Anti-Zionism ghettoizes Jews from the rest of the justice movement, putting a wall around us that separates us from other marginalized people. It cannot be reconciled with any movement striving for inclusivity. It denies us access to solidarity-based movements which should be fighting for equality, for historically oppressed peoples. As American Jewish students return to campus, they should prepare to be challenged academically and intellectually, and should also prepare to challenge movements that don’t respect Zionism and their Jewish heritage.
The Jerusalem Post reviewed a video showing two speakers who called for the “liberation of all of Palestine 48” and “we must take a stand and boycott Israel. BDS.” The slogan to “liberate all of Palestine” reverts to the founding of the Jewish state in 1948 and is widely considered a euphemism to cleanse Israel of Jews.
The German Middle East expert Thomas von der Osten-Sacken wrote an article on the website of the Austrian-based think tank Mena-Watch, with the headline “Speaker at indivisible demonstration calls for Israel’s destruction.” The protest was called #unteilbar (indivisible) by its organizers.
From 1998 to 2008, 5.4 million Congolese died as a result of civil war. Most of the Congolese asylum seekers in Israel came during this period.
It is now the turn of hundreds of asylum seekers from the Democratic Republic of the Congo (DRC) to be deported back to their country. The Foreign Ministry has implied that the conditions that justified collective protection to Congolese asylum seekers no longer prevail and that there is nothing to prevent them from returning home safely. The Population, Immigration and Border Authority (PIBA) has given them 90 days to leave the country.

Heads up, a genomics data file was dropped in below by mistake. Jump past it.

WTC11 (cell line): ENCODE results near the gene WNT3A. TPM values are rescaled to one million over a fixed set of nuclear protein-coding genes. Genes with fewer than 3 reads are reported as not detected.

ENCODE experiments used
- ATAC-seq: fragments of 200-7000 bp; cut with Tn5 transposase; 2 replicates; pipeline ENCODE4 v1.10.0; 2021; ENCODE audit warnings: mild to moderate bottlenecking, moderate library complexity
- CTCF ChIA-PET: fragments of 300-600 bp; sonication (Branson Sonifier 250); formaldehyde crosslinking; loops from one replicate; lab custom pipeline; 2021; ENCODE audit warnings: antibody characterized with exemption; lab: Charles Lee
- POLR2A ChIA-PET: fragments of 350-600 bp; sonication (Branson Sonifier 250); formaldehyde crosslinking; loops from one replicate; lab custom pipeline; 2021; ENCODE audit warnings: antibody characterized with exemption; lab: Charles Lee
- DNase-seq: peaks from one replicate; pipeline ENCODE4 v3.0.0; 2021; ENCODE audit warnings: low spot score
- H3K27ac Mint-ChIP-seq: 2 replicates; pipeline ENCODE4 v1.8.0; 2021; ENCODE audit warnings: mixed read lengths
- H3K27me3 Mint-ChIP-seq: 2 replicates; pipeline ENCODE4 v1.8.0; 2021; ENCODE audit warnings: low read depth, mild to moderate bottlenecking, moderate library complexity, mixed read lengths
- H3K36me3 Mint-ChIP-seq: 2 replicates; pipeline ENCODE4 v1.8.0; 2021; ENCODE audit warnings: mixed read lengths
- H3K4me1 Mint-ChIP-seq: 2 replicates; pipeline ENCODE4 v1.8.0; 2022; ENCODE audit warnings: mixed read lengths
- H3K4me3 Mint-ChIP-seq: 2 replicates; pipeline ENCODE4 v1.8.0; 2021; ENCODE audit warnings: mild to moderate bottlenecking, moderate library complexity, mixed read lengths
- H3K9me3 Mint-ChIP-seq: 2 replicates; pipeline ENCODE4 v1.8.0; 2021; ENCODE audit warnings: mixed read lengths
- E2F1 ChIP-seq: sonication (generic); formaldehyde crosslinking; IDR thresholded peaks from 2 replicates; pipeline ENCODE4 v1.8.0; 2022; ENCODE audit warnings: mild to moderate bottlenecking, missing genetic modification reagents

With its decades-old track record of murder and mayhem, Hamas has already secured itself a place in the annals of infamy.
From bus bombings to underground terror tunnels to the indiscriminate firing of thousands of rockets and projectiles at Israeli towns and cities, the Islamic extremist group has repeatedly found new ways to sow widespread death and destruction.
Since Israel’s unilateral disengagement from Gaza in 2005, the standard of living for the Palestinian people in Gaza has steadily declined, even though Israel gifted the Palestinians with thriving agricultural lands, productive greenhouses and beautiful beachfront communities.
Every once in a while, I come across a book that I can say changed the way I understand the world I live in. Raymond Ibrahim’s new book, Sword and Scimitar, altered the way I understand the development of our civilization – I mean the one that America inherited from Europe and made our own. It drove home to me how little I knew about the way Islam – in the form of attempted and often successful conquest – really changed the way our civilization evolved and the way it grew to understand itself.
American Thinker: “How War with Islam Shaped and Defined Us”
“In the Hadith, the Day of Judgment will never happen until you fight the Jews,” Hatem Bazian reportedly declared, “until the trees and stones will say, oh Muslim, there is a Jew hiding behind me. Come and kill him!”
That was in 1999.
Two years later, Bazian had co-founded Students for Justice in Palestine. Three years later, 79 members of his new SJP hate group were busted for disrupting a Holocaust Remembrance Day event.
Iran is a formidable enemy. A large country of more than 80 million people, endowed with energy riches, it has always been a regional power. Having an imperial past and revolutionary zeal (since the 1979 Iranian Revolution), Iran nourishes ambitions to rule over the Middle East and beyond. Furthermore, theologically there is no place in Iranian thinking for a Jewish state.